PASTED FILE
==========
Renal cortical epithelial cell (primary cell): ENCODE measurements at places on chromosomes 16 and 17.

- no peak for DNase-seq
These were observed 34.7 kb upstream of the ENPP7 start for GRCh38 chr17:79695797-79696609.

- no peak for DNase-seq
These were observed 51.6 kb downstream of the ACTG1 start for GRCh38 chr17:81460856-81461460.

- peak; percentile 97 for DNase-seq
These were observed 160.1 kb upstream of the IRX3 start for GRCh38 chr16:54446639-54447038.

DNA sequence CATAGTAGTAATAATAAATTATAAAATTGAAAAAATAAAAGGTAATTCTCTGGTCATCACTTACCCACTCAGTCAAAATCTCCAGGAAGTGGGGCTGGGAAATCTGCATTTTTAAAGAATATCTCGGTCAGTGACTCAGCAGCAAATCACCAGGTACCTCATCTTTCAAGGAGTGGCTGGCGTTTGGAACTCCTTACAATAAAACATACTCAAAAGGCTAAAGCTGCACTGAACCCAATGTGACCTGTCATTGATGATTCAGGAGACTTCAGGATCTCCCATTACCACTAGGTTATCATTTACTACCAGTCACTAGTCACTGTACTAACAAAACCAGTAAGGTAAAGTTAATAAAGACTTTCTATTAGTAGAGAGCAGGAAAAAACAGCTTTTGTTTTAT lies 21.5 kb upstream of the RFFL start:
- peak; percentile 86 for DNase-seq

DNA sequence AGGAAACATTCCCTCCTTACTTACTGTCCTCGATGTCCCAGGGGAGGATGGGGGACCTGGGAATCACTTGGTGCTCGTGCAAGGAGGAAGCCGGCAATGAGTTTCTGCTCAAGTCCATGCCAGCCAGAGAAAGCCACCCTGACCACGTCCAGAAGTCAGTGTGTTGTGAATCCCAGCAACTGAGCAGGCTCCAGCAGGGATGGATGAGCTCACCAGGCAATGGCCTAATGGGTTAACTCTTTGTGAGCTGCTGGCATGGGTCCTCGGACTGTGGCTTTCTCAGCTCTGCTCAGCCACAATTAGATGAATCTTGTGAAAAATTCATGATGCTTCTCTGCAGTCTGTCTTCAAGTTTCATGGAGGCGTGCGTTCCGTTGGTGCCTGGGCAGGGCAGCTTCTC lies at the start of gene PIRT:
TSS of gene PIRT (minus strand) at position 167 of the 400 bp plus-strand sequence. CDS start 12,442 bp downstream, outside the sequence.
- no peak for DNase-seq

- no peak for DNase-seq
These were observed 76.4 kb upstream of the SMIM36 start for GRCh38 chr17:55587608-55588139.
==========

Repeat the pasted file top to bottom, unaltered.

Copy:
Renal cortical epithelial cell (primary cell): ENCODE measurements at places on chromosomes 16 and 17.

- no peak for DNase-seq
These were observed 34.7 kb upstream of the ENPP7 start for GRCh38 chr17:79695797-79696609.

- no peak for DNase-seq
These were observed 51.6 kb downstream of the ACTG1 start for GRCh38 chr17:81460856-81461460.

- peak; percentile 97 for DNase-seq
These were observed 160.1 kb upstream of the IRX3 start for GRCh38 chr16:54446639-54447038.

DNA sequence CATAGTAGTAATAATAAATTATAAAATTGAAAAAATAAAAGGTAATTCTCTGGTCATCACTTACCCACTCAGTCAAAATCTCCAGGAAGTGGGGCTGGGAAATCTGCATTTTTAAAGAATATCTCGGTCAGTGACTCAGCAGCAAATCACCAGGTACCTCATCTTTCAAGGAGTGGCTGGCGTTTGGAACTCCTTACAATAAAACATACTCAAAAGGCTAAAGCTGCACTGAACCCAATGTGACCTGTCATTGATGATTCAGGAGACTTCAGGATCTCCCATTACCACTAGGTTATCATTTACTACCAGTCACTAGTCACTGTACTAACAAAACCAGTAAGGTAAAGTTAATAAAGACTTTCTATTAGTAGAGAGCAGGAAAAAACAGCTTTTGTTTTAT lies 21.5 kb upstream of the RFFL start:
- peak; percentile 86 for DNase-seq

DNA sequence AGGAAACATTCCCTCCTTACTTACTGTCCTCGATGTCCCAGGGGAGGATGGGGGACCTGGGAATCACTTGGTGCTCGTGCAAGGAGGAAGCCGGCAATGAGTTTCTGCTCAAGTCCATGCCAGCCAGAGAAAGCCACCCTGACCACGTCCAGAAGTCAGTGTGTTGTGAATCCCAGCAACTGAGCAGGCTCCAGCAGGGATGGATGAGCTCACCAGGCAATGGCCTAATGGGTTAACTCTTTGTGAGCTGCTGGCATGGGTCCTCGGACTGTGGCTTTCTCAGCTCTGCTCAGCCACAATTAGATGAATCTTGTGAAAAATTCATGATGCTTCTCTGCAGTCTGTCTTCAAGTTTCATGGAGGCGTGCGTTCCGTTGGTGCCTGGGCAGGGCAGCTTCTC lies at the start of gene PIRT:
TSS of gene PIRT (minus strand) at position 167 of the 400 bp plus-strand sequence. CDS start 12,442 bp downstream, outside the sequence.
- no peak for DNase-seq

- no peak for DNase-seq
These were observed 76.4 kb upstream of the SMIM36 start for GRCh38 chr17:55587608-55588139.